Vaccination uptake among kids in SG: Flu shots lag behind pneumococcal vax

Jairia Dela Cruz
08 Jun 2023
vaccinated vs unvaccinated

Not enough children in Singapore are getting vaccinated against influenza, whereas the number of those who are receiving pneumococcal shots has steadily increased over time.

In a study involving 505 preschool children recruited between 2017 and 2018, only 27.5 percent (95 percent confidence interval [CI], 23.8–31.6) had undergone influenza vaccination at some point in the past, with 11.7 percent (95 percent CI, 9.2–14.8) having received a shot within the past 12 months. [PLoS One 2023;18:e0285561]

On the other hand, the uptake of pneumococcal vaccine was 70.8 percent (95 percent CI, 66.6–74.5) overall. The rates were highest among 2-year-old children (76.1 percent) and lowest among 6-year-old children (56.9 percent).

Several factors showed a strong association with vaccine uptake on multivariable logistic regression analyses. Notably, the odds of being vaccinated against influenza were greater among children residing in landed property as opposed to public housing (adjusted odds ratio [aOR], 2.25, 95 percent CI, 1.07–4.67) and among those who had been vs never been hospitalized due to cough (aOR, 1.85, 95 percent CI, 1.00–3.36). In contrast, the odds of having pneumococcal vaccine were low among children who did vs did not live in households with smokers (aOR, 0.55, 95 percent CI, 0.33–0.91).

Of the included children, 53.1 percent were boys and 77.5 percent were of Chinese ethnicity. The percentage of children with asthma, hay fever, wheezing, and egg allergies were 3.2 percent, 2.4 percent, 13.7 percent, and 1.6 percent, respectively. About 12 percent of children had a history of hospitalization due to cough, 63.5 percent were from households residing in public housing, and 23.8 percent lived in a household with adults who smoked.

Misperception hindering protection

“The suboptimal uptake of influenza vaccine in preschool children in Singapore is in agreement with a previous study in which 15 percent of children had been vaccinated against influenza in the preceding 12 months. It is lower than coverage estimates from Taiwan, with reported coverage of 55 percent in children aged 6 months to 3 years,” according to the investigators. [Vaccine 2017;35:6096-6102; Am J Public Health 2018;108:S188-s193]

Local quantitative and qualitative studies shine a spotlight on the common misconceptions about influenza as something that contributes to low influenza vaccine rates in children, they added.

For the most part, parents and healthcare providers think of influenza vaccine as a primary requirement for people who are travelling outside of Singapore. This, according to the investigators, may reflect the commonly held belief that influenza is a ‘winter disease’, despite year-round transmission in tropical settings.  [Vaccine 2020;38:1834-1841; Vaccine 2017;35:6096-6102]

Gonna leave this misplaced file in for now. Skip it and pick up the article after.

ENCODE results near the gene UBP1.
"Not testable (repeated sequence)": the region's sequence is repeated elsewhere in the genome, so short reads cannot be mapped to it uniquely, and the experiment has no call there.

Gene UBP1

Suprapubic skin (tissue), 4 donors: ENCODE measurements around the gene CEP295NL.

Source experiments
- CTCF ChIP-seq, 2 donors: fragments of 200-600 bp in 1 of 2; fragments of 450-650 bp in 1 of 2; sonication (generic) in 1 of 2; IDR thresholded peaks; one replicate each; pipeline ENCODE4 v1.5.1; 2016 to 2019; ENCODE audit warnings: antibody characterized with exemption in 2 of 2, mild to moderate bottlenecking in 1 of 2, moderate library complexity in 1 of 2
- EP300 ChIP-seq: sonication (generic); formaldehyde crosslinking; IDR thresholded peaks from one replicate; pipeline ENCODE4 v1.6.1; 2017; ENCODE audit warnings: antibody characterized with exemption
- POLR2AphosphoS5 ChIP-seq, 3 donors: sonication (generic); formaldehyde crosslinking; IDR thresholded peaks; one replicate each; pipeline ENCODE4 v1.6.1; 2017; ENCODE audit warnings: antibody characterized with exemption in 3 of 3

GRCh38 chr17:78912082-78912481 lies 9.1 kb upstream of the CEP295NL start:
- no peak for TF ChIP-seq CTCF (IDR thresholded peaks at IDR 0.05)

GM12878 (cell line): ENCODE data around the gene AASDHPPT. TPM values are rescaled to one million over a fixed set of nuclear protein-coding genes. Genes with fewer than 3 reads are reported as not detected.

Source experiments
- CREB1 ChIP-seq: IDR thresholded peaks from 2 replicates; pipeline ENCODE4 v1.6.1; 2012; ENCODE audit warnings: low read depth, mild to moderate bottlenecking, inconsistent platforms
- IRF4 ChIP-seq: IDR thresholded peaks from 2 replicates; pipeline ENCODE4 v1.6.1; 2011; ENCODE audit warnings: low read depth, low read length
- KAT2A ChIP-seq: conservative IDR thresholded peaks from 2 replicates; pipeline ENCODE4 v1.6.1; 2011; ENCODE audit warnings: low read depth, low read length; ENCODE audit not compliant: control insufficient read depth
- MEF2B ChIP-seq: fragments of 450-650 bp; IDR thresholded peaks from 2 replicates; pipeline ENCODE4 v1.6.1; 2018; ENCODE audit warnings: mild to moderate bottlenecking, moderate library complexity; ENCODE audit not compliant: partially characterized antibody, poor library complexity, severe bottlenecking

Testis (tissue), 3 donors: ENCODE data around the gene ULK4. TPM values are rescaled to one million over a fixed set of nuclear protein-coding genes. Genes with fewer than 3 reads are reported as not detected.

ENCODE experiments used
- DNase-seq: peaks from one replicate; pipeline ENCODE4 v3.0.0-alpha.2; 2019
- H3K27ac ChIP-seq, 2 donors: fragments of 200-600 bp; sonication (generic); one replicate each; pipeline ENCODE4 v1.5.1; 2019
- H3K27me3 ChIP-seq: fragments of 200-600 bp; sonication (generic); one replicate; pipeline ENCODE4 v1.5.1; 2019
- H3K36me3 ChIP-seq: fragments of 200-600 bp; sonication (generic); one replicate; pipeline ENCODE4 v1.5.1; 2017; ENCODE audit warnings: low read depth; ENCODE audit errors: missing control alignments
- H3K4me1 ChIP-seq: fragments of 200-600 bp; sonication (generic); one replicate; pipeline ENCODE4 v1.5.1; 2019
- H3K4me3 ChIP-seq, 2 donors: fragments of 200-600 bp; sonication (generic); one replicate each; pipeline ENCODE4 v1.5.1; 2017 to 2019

There are also instances where people have confused influenza with colds (and vice versa) and expressed concerns regarding the safety of receiving yearly influenza shots. [Vaccine 2012;30:2448-2452; Z Gesundh Wiss 2022;30:2619-2626]

Finally, primary care physicians tend to recommend influenza vaccination to high-risk groups such as pregnant women, the elderly, and immunocompromised. Because of this, there might be a shortfall in the advice being provided on yearly influenza vaccination for children without any chronic condition or a history of severe respiratory illness, as the investigators pointed out. [BMC Public Health 2012;12:984]

“Currently all vaccines included in the Singapore Childhood Immunisation Schedule are fully subsidized. Before November 2020, doses of influenza and pneumococcal vaccines could be obtained by means of out-of-pocket payment or by one of the national financial schemes to cover the costs, provided eligibility of the child. In our study, which was conducted in years 2017 and 2018, we saw that younger children were more likely to be vaccinated, indicating that over time, more financial support for pneumococcal vaccination led to increased PCV uptake,” the investigators said. []

Educational messages needed

Despite the presence of several limitations, including a potential recall bias and social desirability bias, the present study underscores the need to understand factors associated with vaccination on an individual vaccine basis and to monitor these routinely to quantify the impact of vaccination policies on vaccine uptake, according to the investigators.

“Earlier policy changes to minimize financial barriers for pneumococcal vaccinations may have helped to improve uptake. However, providing strategic educational messages to parents on the importance of pneumococcal vaccine could help reduce vaccination gaps further,” they pointed out.

“In contrast to pneumococcal vaccine, annual influenza vaccine uptake remains low and is largely reliant on opportunistic recommendations from healthcare providers. Therefore, doctors and nurses should be reminded of their crucial role in communicating the importance of influenza vaccination,” they added.

The investigators called for additional studies to examine whether the recent policy changes to fully subsidize influenza and pneumococcal vaccines result in an increase in uptake.